The 2001/2 football season

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With just over a week to go until the 2001/02 football season, excitement is's Darren Barrett reviews last year's football...

With just over a week to go until the 2001/02 football season, excitement is building's Darren Barrett reviews last year's football and makes predictions for the forthcoming season of the beautiful game.

Firstly, an apology. This time last year this very page predicted a bleak season for Premiership newcomers Ipswich Town and Charlton Athletic. I haven't been more wrong since announcing in 1987 that I knew that nice Archer fellow wasn't telling porkie pies.

As it turned out, the Addicks more than held their own against the "big" clubs with boss Alan Curbishley being touted as a future England coach.

And as for the Tractor Boys from Suffolk, they were the revelation of a frankly dull Premiership race and surely exceeded all expectations to finish fifth and claim a lucrative UEFA Cup place.

Yes, European football is heading back to Portman Road this season and George Burley's brand of attractive passing football coupled with a superb team spirit should be the right ingredients for another memorable season.

But will Charlton or Ipswich end up winning the Barclaycard Premiership title? Well, of course not - for that honour look no further than the might of Manchester United.

Thankfully, this season does look like it will be closer than last, but come on, let's be honest, the Red Devils won the title last year at a canter. In fact the race was all but over just as a certain Mr S Claus was cursing the 17th revival of the Thunderbirds.

During the summer Sir Alex Ferguson, preparing for his final season as boss, has shown just how far ahead United are by spashing out £19m on Dutch striker Ruud van Nistelrooy and a British transfer record fee of £28m on Argentine midfielder Juan Veron. One word: frightening.

If there is a weakness in the red machine then defensive cover may be a problem. Expect United scorelines to read 6-4 instead of 6-0 then.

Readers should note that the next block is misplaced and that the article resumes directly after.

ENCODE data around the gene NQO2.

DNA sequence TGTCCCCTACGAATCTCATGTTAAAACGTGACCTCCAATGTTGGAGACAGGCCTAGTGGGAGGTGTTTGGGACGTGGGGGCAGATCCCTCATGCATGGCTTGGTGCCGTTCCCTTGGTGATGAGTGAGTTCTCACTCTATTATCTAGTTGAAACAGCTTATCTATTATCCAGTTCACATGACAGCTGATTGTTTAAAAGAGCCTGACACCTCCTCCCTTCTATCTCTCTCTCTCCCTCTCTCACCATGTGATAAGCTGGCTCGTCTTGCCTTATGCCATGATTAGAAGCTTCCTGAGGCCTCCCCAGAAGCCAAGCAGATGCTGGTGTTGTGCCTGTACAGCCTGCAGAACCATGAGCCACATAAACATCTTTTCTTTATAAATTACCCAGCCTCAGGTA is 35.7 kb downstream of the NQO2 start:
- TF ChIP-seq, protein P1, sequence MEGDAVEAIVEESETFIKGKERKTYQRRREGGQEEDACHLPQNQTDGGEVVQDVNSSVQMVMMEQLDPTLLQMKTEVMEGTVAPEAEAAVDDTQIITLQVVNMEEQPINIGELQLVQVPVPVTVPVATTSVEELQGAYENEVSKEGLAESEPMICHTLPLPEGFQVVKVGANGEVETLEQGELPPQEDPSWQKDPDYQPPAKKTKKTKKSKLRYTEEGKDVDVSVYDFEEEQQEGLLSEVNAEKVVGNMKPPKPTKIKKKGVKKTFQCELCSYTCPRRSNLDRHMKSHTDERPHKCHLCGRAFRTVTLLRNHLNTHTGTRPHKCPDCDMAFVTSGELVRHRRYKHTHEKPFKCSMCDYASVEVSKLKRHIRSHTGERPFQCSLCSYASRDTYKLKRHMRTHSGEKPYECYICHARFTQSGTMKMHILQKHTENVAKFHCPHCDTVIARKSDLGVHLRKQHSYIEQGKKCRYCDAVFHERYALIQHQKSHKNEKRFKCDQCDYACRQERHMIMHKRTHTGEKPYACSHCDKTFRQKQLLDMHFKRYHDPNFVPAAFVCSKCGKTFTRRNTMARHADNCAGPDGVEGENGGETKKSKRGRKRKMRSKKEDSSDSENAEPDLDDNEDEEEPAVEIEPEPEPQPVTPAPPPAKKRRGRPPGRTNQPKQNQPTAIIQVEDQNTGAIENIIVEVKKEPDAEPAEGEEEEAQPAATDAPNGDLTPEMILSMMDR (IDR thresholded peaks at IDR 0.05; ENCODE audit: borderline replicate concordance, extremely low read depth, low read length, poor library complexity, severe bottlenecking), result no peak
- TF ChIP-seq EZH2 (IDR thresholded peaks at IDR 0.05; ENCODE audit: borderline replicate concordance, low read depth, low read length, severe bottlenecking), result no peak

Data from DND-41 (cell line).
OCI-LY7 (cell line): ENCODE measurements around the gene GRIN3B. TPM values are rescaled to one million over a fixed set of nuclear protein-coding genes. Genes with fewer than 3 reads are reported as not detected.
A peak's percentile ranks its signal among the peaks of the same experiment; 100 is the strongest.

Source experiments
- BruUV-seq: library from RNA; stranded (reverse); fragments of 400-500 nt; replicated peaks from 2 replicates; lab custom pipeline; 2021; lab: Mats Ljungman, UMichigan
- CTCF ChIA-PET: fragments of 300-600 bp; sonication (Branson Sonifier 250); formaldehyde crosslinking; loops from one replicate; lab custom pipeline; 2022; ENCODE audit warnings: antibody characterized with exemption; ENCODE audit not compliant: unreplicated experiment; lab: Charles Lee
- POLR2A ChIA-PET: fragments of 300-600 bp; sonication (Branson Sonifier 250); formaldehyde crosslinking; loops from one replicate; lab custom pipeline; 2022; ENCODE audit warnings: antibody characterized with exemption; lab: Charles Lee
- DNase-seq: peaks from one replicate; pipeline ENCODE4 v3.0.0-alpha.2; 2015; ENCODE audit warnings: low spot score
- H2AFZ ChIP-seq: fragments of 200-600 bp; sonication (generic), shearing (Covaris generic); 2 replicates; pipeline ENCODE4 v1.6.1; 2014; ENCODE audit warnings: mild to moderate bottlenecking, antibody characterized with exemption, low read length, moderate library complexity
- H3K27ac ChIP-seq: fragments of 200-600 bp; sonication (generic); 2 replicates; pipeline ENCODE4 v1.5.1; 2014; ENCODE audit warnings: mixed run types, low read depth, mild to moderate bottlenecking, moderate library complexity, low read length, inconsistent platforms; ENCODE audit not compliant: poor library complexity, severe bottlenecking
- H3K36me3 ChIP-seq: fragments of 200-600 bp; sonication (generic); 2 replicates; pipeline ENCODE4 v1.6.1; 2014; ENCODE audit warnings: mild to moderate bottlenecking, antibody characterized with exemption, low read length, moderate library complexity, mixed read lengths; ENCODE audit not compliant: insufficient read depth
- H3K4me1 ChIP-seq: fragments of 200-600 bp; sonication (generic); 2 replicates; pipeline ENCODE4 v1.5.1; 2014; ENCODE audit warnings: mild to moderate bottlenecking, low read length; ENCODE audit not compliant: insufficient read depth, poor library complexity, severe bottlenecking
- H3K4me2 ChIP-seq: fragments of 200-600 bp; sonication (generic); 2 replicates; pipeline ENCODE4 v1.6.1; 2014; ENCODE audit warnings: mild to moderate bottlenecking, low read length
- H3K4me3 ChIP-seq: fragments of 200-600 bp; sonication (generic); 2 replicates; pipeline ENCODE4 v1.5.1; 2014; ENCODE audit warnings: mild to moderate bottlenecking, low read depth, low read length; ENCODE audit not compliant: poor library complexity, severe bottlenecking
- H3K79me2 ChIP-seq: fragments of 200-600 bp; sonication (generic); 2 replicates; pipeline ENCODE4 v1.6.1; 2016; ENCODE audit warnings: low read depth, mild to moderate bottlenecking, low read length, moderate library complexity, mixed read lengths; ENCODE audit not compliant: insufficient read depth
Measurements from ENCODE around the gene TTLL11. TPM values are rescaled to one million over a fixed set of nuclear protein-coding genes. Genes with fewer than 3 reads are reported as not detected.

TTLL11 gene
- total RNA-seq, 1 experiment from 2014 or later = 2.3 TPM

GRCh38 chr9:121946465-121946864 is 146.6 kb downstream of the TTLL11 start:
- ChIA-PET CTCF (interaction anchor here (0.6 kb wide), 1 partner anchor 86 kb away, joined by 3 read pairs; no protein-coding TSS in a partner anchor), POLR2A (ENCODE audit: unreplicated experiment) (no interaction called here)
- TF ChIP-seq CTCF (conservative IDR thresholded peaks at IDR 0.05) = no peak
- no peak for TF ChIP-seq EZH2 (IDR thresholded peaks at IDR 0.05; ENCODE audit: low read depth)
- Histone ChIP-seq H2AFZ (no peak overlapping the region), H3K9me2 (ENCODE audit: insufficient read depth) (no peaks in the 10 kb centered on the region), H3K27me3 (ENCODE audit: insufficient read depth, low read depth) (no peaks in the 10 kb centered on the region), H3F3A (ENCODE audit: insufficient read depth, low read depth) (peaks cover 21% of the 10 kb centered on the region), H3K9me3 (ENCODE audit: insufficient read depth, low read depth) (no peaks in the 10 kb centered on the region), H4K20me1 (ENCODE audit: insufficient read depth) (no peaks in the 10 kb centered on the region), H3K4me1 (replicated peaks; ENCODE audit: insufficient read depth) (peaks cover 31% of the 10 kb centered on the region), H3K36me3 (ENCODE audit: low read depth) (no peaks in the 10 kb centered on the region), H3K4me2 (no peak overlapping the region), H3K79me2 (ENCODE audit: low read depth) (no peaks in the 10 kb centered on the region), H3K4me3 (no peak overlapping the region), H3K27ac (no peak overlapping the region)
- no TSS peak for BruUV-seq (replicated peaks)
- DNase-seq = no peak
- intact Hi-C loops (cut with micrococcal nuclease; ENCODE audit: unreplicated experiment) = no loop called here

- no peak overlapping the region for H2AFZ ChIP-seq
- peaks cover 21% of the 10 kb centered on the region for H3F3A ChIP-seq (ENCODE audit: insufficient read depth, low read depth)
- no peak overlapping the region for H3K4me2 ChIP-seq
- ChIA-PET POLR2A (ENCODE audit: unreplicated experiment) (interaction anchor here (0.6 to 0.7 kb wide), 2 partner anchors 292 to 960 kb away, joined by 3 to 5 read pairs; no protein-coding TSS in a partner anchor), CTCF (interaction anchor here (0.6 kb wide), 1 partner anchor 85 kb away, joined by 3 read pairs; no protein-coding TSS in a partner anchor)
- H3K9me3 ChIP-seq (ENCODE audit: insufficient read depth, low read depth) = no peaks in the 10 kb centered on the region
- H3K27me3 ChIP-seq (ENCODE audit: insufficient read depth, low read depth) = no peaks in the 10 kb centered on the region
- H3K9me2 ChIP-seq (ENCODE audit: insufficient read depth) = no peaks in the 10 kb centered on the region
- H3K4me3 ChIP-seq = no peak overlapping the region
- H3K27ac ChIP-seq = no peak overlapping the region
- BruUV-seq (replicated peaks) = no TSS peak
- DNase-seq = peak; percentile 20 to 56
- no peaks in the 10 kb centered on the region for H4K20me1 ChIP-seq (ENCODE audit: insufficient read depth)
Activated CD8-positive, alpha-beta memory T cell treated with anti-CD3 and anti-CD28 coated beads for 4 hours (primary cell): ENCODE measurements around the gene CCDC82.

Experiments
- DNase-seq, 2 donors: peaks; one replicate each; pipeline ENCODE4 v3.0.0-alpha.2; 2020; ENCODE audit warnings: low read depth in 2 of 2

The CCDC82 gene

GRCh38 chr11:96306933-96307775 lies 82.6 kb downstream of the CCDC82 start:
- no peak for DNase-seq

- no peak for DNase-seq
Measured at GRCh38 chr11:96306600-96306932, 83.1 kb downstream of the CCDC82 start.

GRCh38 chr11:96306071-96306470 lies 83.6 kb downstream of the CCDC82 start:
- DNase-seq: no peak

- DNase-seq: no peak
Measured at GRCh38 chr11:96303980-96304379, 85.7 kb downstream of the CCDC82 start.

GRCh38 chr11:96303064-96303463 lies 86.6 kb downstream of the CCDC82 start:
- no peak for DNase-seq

The chasing pack will pose more of a problem to United's dominance with Liverpool leading the way after their cup treble last season.

But with their Manchester rivals spending big, Liverpool have only added £4m Norwegian John Arne Riise from Monaco to the squad.

Maybe Gerard Houllier hopes the success of last term will boost the confidence of Michael Owen, Robbie Fowler and Steven Gerrard.

Arsenal on the other hand have hit the transfer trail with gusto and boss Arsene Wenger has smashed the piggy bank for England defender Sol Campbell from arch-enemies Spurs.

The move across north London certainly raised a few eyebrows as Campbell seemingly cast aside team loyalty for a quick buck. The fee? A Bosman free. His wages? A reportedly cool £100,000 a week.

Also joining the Gunners are goalkeeper Richard Wright from Ipswich, £8m Francis Jeffers from Everton, Giovanni van Bronkhorst from Rangers and Japanese starlet Junichi Inamoto for £3.5m. And with the influential Patrick Vieira finally making up his mind to stay at Highbury, Arsenal have assembled a fearsome squad.

Across the capital saw Chelsea keeping up with their neighbours with Claudio Ranieri spending in excess of £30m. Emmanuel Petit's return to London from Barcelona and Frank Lampard's move from East to West London after West Ham sacking Harry Redknapp were the most notable summer signings. Chelsea hero Dennis Wise headed to Leicester after a bust-up with Ranieri over whether red or white wine best goes with ravioli. Allegedly.